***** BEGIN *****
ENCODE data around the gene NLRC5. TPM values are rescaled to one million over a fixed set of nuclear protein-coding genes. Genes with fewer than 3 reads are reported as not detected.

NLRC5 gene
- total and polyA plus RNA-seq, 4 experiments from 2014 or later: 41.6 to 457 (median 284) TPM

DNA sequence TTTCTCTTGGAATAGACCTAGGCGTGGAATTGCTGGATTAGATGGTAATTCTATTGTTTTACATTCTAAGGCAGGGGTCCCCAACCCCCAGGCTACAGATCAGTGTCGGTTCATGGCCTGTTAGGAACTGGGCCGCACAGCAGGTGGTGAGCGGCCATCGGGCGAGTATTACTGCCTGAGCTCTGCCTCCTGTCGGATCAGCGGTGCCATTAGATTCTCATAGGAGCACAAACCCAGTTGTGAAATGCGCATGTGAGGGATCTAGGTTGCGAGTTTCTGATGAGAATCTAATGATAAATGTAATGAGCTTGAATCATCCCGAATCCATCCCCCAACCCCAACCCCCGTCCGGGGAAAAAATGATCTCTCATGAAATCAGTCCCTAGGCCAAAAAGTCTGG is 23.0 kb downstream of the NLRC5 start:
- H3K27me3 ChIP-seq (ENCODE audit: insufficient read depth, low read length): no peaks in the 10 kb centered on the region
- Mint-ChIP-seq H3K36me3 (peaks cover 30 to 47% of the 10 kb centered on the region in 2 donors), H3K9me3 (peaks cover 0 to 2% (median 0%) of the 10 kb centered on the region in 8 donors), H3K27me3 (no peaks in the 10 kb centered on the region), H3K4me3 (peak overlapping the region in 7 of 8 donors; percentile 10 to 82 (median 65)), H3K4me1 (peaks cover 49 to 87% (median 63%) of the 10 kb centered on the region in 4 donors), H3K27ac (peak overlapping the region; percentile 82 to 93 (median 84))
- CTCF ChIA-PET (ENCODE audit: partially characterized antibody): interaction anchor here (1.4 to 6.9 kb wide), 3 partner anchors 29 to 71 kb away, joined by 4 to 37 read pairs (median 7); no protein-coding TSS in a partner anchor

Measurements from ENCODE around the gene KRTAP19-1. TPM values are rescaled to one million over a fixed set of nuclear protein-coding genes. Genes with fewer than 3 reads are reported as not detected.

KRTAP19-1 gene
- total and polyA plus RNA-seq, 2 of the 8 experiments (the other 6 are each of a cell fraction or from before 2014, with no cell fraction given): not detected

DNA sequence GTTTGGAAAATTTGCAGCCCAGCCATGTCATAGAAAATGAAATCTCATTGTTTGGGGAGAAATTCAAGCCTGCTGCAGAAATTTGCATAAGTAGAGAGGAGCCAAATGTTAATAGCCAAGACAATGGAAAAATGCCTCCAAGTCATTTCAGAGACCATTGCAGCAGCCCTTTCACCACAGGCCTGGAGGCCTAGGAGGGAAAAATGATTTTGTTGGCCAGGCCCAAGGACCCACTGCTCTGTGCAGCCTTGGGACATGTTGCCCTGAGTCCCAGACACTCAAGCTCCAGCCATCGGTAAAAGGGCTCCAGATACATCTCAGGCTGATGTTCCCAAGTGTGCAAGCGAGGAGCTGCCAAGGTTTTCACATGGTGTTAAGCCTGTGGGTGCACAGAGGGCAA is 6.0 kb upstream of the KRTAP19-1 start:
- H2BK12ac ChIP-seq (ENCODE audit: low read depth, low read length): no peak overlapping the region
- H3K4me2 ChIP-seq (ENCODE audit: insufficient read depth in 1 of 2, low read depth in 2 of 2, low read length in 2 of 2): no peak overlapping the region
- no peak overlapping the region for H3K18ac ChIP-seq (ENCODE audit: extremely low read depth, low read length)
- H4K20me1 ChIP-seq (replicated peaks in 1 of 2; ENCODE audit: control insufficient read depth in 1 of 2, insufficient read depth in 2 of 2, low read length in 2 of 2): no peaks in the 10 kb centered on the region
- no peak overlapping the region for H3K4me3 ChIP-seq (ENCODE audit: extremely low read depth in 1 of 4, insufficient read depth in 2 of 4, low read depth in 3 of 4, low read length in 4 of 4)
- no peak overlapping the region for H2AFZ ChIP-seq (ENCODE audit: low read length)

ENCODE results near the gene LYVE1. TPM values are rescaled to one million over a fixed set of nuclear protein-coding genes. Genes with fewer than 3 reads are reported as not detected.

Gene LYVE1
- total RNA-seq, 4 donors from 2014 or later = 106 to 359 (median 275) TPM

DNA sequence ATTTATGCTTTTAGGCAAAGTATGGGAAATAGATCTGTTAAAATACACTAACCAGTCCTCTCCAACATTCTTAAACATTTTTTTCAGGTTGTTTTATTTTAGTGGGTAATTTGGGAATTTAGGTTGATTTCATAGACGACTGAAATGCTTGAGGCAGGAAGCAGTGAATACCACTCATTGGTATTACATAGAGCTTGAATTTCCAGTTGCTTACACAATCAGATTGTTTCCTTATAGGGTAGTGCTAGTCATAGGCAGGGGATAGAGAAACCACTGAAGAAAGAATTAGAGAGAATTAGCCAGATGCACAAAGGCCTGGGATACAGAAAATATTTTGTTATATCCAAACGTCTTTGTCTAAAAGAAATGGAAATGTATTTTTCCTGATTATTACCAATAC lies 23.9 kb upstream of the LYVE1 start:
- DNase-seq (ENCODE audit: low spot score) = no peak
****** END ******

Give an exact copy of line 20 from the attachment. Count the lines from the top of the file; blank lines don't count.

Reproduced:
- total RNA-seq, 4 donors from 2014 or later = 106 to 359 (median 275) TPM